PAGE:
Modern trombones have been titled "modern" since about 1920s. That's when the latest significant change took place, and the trombone emerged as it looks today. Since the mid 50's there has not really been happening so much in the trombone evolution. The Instruments all became bigger, and heavier. This probably has to do with the Orchestral-evolution of the late 20th century music. The orchestras got much bigger, and the trombones needed to grow a bit to follow the evolution.

Bach Tenor trombone, Model 12

During the late 80's and the whole 90's, the Alto-trombone almost disapeared in Orchestras. Young players had all replaced the Alto with the tenor, and thus also broadening the trombone-section sound tremendously.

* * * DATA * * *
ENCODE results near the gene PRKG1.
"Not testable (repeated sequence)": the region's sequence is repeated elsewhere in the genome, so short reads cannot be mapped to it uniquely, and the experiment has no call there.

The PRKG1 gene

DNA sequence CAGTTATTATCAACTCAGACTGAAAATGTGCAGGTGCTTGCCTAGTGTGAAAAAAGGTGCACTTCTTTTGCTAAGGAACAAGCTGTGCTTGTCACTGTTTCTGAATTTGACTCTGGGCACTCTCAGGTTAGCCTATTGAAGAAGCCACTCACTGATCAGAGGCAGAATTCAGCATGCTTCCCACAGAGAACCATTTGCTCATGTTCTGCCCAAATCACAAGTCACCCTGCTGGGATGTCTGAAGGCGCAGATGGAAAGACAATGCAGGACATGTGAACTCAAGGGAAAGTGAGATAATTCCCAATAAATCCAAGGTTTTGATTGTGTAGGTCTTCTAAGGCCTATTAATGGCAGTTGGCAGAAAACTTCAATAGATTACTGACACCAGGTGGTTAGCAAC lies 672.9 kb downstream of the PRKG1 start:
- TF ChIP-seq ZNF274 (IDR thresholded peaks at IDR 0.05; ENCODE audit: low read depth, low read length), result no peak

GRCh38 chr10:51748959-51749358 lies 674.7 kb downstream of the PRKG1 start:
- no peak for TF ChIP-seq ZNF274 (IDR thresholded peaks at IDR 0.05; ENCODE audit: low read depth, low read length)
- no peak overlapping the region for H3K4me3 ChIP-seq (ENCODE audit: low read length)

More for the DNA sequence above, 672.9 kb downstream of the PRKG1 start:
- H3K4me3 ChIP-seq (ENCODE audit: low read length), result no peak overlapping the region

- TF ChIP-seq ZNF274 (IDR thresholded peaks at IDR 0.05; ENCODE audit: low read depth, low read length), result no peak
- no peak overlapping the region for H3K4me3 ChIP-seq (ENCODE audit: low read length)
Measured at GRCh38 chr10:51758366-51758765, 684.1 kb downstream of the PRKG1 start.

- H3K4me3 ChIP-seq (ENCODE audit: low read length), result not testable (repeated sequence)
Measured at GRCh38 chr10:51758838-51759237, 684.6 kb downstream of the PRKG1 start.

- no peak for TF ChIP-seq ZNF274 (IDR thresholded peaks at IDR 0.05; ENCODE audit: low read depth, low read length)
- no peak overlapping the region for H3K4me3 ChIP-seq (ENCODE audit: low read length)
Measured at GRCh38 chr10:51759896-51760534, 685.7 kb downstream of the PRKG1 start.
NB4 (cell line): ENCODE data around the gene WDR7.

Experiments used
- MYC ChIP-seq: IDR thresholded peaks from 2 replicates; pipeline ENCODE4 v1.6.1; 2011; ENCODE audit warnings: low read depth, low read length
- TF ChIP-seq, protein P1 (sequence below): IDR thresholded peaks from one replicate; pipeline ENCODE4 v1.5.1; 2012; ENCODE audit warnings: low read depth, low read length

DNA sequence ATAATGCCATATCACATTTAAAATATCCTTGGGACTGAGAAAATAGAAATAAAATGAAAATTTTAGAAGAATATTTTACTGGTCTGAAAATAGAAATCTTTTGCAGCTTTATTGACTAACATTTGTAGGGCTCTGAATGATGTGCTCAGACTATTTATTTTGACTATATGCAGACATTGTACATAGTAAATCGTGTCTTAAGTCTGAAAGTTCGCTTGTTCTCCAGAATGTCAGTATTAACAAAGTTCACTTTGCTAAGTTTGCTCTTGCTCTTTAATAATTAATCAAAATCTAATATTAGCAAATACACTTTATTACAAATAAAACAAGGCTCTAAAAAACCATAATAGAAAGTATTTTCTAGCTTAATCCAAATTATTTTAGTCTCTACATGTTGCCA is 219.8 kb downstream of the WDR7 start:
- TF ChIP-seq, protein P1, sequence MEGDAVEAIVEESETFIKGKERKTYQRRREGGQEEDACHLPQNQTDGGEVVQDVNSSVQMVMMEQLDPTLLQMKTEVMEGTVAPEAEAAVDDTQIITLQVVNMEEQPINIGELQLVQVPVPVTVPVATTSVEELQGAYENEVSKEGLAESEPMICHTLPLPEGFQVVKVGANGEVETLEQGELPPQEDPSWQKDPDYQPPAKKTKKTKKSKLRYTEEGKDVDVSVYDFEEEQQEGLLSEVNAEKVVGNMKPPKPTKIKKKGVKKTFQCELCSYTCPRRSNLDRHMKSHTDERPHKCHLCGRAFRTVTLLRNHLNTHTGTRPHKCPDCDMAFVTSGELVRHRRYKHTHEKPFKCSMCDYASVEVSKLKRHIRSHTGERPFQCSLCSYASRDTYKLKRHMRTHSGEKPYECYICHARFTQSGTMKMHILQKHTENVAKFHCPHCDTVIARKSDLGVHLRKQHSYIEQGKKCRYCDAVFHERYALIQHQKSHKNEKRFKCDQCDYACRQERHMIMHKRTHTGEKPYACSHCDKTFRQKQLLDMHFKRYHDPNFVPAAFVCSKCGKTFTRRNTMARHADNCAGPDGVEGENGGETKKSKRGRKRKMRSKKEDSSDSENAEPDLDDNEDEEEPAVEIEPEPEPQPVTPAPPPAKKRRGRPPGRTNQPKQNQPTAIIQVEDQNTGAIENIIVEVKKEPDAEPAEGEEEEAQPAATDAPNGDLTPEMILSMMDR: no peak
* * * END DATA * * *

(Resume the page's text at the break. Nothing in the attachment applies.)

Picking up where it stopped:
In the begining of the 21st century, the alto seems to have a comeback, and also, it seems that some major orchestras tend to go back to smaller trombones when playing older music.

Rath Bass-Trombone, Model R9DST

In the begining of the 1990s, there was a boom of new B/F valves, all with a new way of thinking more "aero-dynamically". The Thayer-Valve was one of the first grand inventions in this field.

Also The mouthpieces did follow the hype of gaining weight. Since 1995, several companies offer custom-made variations of the standard trombone moutpieces - with added weight. This makes the Trombone sound even heavier and duller. It is easier to play, but doesn't blend in into ensemble-playing as well as the older models.